Trees subject to tree preservation orders
Under planning law, trees may be protected in two ways – trees under preservation orders and trees in conservation areas.
A Tree Preservation Order (TPO) is a legal order made by local planning authorities to preserve important trees, groups of trees or woodlands. It is illegal to cut down, prune, or otherwise damage a tree protected by a TPO without the Council's consent.
Applications to undertake work to a tree subject to a TPO can be made online via the planning portal.
Upon receipt of your completed application form, the Council will endeavor to make a decision within 8 weeks of the registration date.
While consent from the council is needed to undertake work to a tree under a TPO, the owner of the tree is responsible for its maintenance. The owner of a tree is the owner of the land on which the majority of the stump/base is situated. If a tree is on the boundary of two properties the deeds to those properties should be referenced to establish the property boundaries. If the tree is on land of no apparent ownership, it may be necessary to consult the Land Registry, which is the government department that keeps records of land ownership, to determine who the land belongs to. You can access the Land Registry here.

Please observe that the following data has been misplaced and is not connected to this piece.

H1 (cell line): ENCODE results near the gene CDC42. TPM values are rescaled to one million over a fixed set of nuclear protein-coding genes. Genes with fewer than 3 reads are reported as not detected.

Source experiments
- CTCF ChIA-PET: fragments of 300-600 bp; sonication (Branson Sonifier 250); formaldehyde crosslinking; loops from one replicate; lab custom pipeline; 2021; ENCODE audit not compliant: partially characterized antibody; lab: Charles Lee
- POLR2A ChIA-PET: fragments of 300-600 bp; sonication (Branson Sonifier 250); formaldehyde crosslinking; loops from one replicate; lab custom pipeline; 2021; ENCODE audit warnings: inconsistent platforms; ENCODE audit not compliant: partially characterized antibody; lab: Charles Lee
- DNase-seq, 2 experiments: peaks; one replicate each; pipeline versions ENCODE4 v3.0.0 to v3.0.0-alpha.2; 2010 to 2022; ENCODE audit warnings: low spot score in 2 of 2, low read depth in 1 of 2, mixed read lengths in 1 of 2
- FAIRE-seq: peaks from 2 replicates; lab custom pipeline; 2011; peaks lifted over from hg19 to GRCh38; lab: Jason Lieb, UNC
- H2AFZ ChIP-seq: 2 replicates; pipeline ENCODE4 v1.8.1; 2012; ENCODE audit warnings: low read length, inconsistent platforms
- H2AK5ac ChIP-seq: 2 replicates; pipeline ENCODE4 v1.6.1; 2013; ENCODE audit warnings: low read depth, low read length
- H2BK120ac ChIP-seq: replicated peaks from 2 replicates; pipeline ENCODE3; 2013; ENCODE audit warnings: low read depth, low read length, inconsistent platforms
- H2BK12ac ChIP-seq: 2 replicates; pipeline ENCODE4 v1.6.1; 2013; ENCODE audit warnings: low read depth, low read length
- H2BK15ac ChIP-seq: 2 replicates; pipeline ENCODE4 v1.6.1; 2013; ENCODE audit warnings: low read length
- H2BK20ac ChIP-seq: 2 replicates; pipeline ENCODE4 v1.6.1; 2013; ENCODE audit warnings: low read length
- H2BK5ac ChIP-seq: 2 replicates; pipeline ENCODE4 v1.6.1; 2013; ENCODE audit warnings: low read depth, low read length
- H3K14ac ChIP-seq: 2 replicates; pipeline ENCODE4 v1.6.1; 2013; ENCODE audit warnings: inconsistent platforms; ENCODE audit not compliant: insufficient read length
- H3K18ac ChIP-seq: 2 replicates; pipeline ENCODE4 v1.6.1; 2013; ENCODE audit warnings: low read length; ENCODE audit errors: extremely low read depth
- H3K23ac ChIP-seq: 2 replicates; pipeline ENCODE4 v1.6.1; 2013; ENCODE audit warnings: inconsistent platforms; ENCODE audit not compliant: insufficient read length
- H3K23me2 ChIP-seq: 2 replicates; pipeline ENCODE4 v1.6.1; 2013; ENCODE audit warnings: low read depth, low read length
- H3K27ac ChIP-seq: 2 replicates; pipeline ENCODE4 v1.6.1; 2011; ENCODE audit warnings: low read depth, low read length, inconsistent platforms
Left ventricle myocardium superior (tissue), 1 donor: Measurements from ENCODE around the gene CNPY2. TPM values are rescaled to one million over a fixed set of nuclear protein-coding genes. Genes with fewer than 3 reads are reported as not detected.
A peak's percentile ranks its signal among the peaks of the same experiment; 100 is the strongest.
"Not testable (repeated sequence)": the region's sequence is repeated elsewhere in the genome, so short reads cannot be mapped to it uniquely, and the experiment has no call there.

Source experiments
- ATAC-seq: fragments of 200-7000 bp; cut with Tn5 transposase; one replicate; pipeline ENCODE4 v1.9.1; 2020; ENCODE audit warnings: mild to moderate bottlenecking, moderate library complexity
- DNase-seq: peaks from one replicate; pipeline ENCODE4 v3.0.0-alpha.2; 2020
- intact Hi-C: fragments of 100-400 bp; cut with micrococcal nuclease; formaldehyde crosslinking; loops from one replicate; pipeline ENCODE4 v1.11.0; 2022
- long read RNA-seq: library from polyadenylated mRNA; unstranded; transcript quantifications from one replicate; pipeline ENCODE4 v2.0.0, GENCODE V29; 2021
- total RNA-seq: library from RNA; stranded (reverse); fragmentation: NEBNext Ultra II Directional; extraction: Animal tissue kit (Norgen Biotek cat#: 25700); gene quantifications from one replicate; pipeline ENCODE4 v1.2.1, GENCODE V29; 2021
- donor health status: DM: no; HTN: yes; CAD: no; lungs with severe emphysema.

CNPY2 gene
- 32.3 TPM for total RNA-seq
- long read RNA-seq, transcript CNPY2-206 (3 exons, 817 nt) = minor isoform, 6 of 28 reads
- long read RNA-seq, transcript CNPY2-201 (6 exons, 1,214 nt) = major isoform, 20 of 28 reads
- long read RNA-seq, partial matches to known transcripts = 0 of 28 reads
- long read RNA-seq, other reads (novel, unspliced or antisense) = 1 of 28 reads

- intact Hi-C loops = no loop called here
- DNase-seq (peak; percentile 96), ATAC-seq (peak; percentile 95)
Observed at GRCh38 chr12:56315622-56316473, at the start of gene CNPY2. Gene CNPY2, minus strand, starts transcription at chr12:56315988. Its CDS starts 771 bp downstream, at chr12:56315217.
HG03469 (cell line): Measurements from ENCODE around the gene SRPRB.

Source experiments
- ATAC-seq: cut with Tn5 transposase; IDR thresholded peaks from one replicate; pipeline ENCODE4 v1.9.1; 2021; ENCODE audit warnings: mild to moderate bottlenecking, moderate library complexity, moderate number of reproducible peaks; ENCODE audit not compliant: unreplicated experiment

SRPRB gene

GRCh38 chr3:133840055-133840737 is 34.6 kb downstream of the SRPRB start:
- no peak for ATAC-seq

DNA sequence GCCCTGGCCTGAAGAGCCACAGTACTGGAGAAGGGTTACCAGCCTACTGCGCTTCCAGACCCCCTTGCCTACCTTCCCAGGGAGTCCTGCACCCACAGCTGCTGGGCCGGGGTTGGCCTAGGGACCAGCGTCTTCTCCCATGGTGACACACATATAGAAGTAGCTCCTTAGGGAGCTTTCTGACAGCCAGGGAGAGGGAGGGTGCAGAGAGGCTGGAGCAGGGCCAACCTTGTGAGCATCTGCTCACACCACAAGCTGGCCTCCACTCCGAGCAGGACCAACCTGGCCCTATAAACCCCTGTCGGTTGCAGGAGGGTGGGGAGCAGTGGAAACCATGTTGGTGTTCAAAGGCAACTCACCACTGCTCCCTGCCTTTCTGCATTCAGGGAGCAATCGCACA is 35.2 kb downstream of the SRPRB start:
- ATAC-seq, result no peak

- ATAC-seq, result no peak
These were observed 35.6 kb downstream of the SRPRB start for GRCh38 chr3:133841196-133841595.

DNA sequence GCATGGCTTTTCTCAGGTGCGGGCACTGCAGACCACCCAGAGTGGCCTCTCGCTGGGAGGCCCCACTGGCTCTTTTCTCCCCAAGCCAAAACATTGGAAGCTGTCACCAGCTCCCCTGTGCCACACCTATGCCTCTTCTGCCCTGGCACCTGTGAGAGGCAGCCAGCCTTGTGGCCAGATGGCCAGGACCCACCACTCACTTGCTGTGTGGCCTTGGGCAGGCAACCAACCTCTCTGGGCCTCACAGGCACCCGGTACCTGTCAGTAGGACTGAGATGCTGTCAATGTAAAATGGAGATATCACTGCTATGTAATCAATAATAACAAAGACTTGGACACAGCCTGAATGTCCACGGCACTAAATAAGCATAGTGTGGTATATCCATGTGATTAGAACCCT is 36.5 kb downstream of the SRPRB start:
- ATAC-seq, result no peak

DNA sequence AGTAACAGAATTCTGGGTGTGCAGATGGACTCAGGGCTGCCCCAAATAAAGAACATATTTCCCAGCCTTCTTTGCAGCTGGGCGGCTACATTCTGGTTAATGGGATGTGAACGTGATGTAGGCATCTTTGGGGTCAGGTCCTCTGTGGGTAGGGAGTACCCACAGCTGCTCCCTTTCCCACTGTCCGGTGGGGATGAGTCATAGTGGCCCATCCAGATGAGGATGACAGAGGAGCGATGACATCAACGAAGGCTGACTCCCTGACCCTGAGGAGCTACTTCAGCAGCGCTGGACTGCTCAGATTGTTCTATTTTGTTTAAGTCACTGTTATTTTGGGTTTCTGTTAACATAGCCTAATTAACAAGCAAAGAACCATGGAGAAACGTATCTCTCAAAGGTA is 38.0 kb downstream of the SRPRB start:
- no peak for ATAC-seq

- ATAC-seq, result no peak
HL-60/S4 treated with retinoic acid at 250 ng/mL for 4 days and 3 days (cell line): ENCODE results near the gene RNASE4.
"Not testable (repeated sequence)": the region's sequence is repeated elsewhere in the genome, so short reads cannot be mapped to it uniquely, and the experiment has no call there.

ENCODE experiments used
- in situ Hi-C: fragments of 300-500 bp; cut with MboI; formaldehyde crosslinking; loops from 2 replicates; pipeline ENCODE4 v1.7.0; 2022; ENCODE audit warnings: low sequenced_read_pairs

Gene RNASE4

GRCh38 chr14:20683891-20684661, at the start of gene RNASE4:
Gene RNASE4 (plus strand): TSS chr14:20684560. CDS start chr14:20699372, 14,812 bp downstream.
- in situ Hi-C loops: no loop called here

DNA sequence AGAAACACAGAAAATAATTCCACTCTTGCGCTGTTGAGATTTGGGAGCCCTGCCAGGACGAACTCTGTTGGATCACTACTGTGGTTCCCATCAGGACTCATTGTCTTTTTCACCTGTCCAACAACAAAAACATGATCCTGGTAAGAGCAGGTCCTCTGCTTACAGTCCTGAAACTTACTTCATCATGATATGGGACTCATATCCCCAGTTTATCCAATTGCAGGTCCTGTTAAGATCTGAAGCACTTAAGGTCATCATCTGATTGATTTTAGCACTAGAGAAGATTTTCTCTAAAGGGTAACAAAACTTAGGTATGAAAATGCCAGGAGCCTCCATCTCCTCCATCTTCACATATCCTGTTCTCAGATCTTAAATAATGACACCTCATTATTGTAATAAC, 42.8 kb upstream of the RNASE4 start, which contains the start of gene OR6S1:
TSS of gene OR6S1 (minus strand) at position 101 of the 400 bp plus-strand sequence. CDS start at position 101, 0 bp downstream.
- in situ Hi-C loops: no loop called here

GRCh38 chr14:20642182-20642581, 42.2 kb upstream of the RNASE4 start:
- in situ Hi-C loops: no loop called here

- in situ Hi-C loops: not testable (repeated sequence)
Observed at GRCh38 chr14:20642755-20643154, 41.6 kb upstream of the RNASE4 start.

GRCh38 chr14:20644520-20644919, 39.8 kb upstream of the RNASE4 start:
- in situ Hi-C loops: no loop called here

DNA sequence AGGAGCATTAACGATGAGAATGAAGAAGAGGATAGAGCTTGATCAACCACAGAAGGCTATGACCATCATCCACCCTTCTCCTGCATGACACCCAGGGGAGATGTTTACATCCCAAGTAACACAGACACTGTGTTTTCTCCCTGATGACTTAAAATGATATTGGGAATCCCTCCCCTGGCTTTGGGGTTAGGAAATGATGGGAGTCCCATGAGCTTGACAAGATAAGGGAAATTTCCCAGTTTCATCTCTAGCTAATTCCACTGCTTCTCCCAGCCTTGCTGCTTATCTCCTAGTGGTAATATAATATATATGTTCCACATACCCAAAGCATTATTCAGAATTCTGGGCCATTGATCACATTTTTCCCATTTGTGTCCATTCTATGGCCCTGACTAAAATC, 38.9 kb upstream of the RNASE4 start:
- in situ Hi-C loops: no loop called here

It is an offence to carry out any work to a protected tree, destroy or willfully damage a protected tree including causing damage to the roots without permission from the Local Planning Authority (Slough Borough Council).
If you have any doubt about what permission you need, please contact us for advice before starting work.